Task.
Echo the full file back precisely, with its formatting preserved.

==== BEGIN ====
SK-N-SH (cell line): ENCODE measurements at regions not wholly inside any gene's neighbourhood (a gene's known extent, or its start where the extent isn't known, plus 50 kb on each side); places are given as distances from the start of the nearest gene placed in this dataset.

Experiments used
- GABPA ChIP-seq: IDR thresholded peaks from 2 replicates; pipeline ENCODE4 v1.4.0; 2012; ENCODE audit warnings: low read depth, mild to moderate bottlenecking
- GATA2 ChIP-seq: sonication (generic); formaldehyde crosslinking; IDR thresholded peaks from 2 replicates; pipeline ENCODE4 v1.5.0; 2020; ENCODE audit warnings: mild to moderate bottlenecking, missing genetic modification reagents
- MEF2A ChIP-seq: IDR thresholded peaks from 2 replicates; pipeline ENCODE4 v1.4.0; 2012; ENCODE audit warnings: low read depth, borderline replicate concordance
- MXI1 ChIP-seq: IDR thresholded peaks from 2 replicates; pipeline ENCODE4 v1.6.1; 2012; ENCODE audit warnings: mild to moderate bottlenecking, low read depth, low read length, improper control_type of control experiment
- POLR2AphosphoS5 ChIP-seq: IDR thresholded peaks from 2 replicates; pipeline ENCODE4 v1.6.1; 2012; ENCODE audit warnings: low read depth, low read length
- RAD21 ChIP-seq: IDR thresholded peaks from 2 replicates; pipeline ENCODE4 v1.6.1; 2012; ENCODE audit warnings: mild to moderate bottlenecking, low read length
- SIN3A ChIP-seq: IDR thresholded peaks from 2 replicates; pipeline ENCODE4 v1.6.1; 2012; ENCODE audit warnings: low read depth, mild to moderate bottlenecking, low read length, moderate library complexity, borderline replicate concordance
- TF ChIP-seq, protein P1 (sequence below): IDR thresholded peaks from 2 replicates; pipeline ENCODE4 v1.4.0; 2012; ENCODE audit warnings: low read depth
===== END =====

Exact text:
SK-N-SH (cell line): ENCODE measurements at regions not wholly inside any gene's neighbourhood (a gene's known extent, or its start where the extent isn't known, plus 50 kb on each side); places are given as distances from the start of the nearest gene placed in this dataset.

Experiments used
- GABPA ChIP-seq: IDR thresholded peaks from 2 replicates; pipeline ENCODE4 v1.4.0; 2012; ENCODE audit warnings: low read depth, mild to moderate bottlenecking
- GATA2 ChIP-seq: sonication (generic); formaldehyde crosslinking; IDR thresholded peaks from 2 replicates; pipeline ENCODE4 v1.5.0; 2020; ENCODE audit warnings: mild to moderate bottlenecking, missing genetic modification reagents
- MEF2A ChIP-seq: IDR thresholded peaks from 2 replicates; pipeline ENCODE4 v1.4.0; 2012; ENCODE audit warnings: low read depth, borderline replicate concordance
- MXI1 ChIP-seq: IDR thresholded peaks from 2 replicates; pipeline ENCODE4 v1.6.1; 2012; ENCODE audit warnings: mild to moderate bottlenecking, low read depth, low read length, improper control_type of control experiment
- POLR2AphosphoS5 ChIP-seq: IDR thresholded peaks from 2 replicates; pipeline ENCODE4 v1.6.1; 2012; ENCODE audit warnings: low read depth, low read length
- RAD21 ChIP-seq: IDR thresholded peaks from 2 replicates; pipeline ENCODE4 v1.6.1; 2012; ENCODE audit warnings: mild to moderate bottlenecking, low read length
- SIN3A ChIP-seq: IDR thresholded peaks from 2 replicates; pipeline ENCODE4 v1.6.1; 2012; ENCODE audit warnings: low read depth, mild to moderate bottlenecking, low read length, moderate library complexity, borderline replicate concordance
- TF ChIP-seq, protein P1 (sequence below): IDR thresholded peaks from 2 replicates; pipeline ENCODE4 v1.4.0; 2012; ENCODE audit warnings: low read depth